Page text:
Max M. Wattenberg, Veronica M. Herrera, Michael A. Giannone, Whitney L. Gladney, Erica L. Carpenter, Gregory L. Beatty
The molecular mechanisms that underlie the detrimental effects of particulate matter (PM) on skin barrier function are poorly understood. In this study, the effects of PM2.5 on filaggrin (FLG) and skin barrier function were investigated in vitro and in vivo. The levels of FLG degradation products, including pyrrolidone carboxylic acid, urocanic acid (UCA), and cis/trans-UCA, were significantly decreased in skin tape stripping samples of study subjects when they moved from Denver, an area with low PM2.5, to Seoul, an area with high PM2.5 count. Experimentally, PM2.5 collected in Seoul inhibited FLG, loricrin, keratin-1, desmocollin-1, and corneodesmosin but did not modulate involucrin or claudin-1 in keratinocyte cultures. Moreover, FLG protein expression was inhibited in human skin equivalents and murine skin treated with PM2.5. We demonstrate that this process was mediated by PM2.5-induced TNF-α and was aryl hydrocarbon receptor dependent. PM2.5 exposure compromised skin barrier function, resulting in increased transepidermal water loss, and enhanced the penetration of FITC-dextran in organotypic and mouse skin. PM2.5-induced TNF-α caused FLG deficiency in the skin and subsequently induced skin barrier dysfunction. Compromised skin barrier due to PM2.5 exposure may contribute to the development and the exacerbation of allergic diseases such as atopic dermatitis.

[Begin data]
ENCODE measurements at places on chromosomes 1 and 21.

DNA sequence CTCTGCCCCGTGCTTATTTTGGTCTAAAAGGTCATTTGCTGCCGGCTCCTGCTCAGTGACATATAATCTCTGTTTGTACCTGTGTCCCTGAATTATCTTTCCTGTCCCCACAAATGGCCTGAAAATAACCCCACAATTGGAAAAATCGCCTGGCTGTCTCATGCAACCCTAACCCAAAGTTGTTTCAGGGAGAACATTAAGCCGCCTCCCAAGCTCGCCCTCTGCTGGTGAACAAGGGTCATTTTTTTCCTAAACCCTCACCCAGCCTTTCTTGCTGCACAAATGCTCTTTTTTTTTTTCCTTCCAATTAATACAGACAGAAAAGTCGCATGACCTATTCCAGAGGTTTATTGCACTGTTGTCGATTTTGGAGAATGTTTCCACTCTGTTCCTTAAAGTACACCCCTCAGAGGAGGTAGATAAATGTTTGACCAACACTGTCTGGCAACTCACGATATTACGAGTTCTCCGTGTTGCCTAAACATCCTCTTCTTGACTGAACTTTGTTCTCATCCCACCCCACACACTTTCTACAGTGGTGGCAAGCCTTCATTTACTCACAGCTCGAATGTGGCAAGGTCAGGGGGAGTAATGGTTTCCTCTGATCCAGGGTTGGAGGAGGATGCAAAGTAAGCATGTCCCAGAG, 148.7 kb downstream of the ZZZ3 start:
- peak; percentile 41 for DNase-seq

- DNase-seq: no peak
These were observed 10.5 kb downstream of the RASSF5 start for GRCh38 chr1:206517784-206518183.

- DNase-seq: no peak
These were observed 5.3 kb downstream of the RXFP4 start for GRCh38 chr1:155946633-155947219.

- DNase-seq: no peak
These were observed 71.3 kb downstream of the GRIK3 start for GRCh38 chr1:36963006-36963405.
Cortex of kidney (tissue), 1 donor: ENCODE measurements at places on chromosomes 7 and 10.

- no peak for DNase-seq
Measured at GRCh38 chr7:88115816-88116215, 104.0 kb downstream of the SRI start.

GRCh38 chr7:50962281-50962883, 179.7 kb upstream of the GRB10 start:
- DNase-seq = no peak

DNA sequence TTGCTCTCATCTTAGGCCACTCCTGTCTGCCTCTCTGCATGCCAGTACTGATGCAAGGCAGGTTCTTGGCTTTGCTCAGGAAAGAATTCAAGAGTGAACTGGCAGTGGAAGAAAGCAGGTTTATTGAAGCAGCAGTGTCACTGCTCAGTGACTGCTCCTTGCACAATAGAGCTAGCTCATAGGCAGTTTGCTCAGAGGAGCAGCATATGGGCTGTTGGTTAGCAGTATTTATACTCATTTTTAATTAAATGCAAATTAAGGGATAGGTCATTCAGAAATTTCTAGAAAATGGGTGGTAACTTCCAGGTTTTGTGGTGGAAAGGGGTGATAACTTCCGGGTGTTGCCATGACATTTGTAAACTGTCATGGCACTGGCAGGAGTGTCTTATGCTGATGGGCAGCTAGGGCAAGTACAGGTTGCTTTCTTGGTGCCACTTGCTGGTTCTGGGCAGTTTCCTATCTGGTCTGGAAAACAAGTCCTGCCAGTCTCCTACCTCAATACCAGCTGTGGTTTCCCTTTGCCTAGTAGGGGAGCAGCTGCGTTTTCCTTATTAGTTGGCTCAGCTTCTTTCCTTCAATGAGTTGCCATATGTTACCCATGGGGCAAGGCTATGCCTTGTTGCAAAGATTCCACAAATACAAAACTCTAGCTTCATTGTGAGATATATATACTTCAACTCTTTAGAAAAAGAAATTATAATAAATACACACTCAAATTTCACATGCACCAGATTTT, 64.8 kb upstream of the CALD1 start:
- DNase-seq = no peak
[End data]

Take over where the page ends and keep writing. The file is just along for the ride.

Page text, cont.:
Byung Eui Kim, Jihyun Kim, Elena Goleva, Evgeny Berdyshev, Jinyoung Lee, Kathryn A. Vang, Un Ha Lee, SongYi Han, Susan Leung, Clifton F. Hall, Na-Rae Kim, Irina Bronova, Eu Jin Lee, Hye-Ran Yang, Donald Y.M. Leung, Kangmo Ahn
Elevation of intraocular pressure (IOP) due to trabecular meshwork (TM) damage is associated with primary open-angle glaucoma (POAG). Myocilin mutations resulting in elevated IOP are the most common genetic causes of POAG. We have previously shown that mutant myocilin accumulates in the ER and induces chronic ER stress, leading to TM damage and IOP elevation. However, it is not understood how chronic ER stress leads to TM dysfunction and loss. Here, we report that mutant myocilin activated autophagy but was functionally impaired in cultured human TM cells and in a mouse model of myocilin-associated POAG (Tg-MYOCY437H). Genetic and pharmacological inhibition of autophagy worsened mutant myocilin accumulation and exacerbated IOP elevation in Tg-MYOCY437H mice. Remarkably, impaired autophagy was associated with chronic ER stress–induced transcriptional factor CHOP. Deletion of CHOP corrected impaired autophagy, enhanced recognition and degradation of mutant myocilin by autophagy, and reduced glaucoma in Tg-MYOCY437H mice. Stimulating autophagic flux via tat-beclin 1 peptide or torin 2 promoted autophagic degradation of mutant myocilin and reduced elevated IOP in Tg-MYOCY437H mice. Our study provides an alternate treatment strategy for myocilin-associated POAG by correcting impaired autophagy in the TM.
Ramesh B. Kasetti, Prabhavathi Maddineni, Charles Kiehlbauch, Shruti Patil, Charles C. Searby, Beth Levine, Val C. Sheffield, Gulab S. Zode